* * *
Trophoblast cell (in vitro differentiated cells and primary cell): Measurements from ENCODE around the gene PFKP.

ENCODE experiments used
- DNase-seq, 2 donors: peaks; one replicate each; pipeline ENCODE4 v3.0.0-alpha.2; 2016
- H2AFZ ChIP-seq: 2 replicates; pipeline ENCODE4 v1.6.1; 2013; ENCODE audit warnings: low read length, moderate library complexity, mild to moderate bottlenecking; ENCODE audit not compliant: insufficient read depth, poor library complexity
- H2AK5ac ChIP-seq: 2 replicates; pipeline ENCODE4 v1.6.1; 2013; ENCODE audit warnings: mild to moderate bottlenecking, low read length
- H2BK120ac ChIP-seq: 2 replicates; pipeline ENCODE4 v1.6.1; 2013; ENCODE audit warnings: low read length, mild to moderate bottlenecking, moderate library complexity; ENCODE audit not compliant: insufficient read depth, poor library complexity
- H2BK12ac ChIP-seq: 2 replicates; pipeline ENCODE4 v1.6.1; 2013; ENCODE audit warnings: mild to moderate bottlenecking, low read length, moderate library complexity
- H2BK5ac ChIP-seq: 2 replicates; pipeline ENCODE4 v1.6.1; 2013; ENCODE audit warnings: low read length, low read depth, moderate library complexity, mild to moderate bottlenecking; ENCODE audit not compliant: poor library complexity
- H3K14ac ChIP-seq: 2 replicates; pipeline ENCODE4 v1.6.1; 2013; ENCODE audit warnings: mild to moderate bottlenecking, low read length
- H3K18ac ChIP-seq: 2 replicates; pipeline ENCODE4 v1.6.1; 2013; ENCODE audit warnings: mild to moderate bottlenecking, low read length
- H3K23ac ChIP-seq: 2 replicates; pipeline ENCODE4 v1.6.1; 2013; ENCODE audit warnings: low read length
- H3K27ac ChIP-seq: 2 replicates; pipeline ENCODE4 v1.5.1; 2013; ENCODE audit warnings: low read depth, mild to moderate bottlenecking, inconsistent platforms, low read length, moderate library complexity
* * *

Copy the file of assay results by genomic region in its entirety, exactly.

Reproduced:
Trophoblast cell (in vitro differentiated cells and primary cell): Measurements from ENCODE around the gene PFKP.

ENCODE experiments used
- DNase-seq, 2 donors: peaks; one replicate each; pipeline ENCODE4 v3.0.0-alpha.2; 2016
- H2AFZ ChIP-seq: 2 replicates; pipeline ENCODE4 v1.6.1; 2013; ENCODE audit warnings: low read length, moderate library complexity, mild to moderate bottlenecking; ENCODE audit not compliant: insufficient read depth, poor library complexity
- H2AK5ac ChIP-seq: 2 replicates; pipeline ENCODE4 v1.6.1; 2013; ENCODE audit warnings: mild to moderate bottlenecking, low read length
- H2BK120ac ChIP-seq: 2 replicates; pipeline ENCODE4 v1.6.1; 2013; ENCODE audit warnings: low read length, mild to moderate bottlenecking, moderate library complexity; ENCODE audit not compliant: insufficient read depth, poor library complexity
- H2BK12ac ChIP-seq: 2 replicates; pipeline ENCODE4 v1.6.1; 2013; ENCODE audit warnings: mild to moderate bottlenecking, low read length, moderate library complexity
- H2BK5ac ChIP-seq: 2 replicates; pipeline ENCODE4 v1.6.1; 2013; ENCODE audit warnings: low read length, low read depth, moderate library complexity, mild to moderate bottlenecking; ENCODE audit not compliant: poor library complexity
- H3K14ac ChIP-seq: 2 replicates; pipeline ENCODE4 v1.6.1; 2013; ENCODE audit warnings: mild to moderate bottlenecking, low read length
- H3K18ac ChIP-seq: 2 replicates; pipeline ENCODE4 v1.6.1; 2013; ENCODE audit warnings: mild to moderate bottlenecking, low read length
- H3K23ac ChIP-seq: 2 replicates; pipeline ENCODE4 v1.6.1; 2013; ENCODE audit warnings: low read length
- H3K27ac ChIP-seq: 2 replicates; pipeline ENCODE4 v1.5.1; 2013; ENCODE audit warnings: low read depth, mild to moderate bottlenecking, inconsistent platforms, low read length, moderate library complexity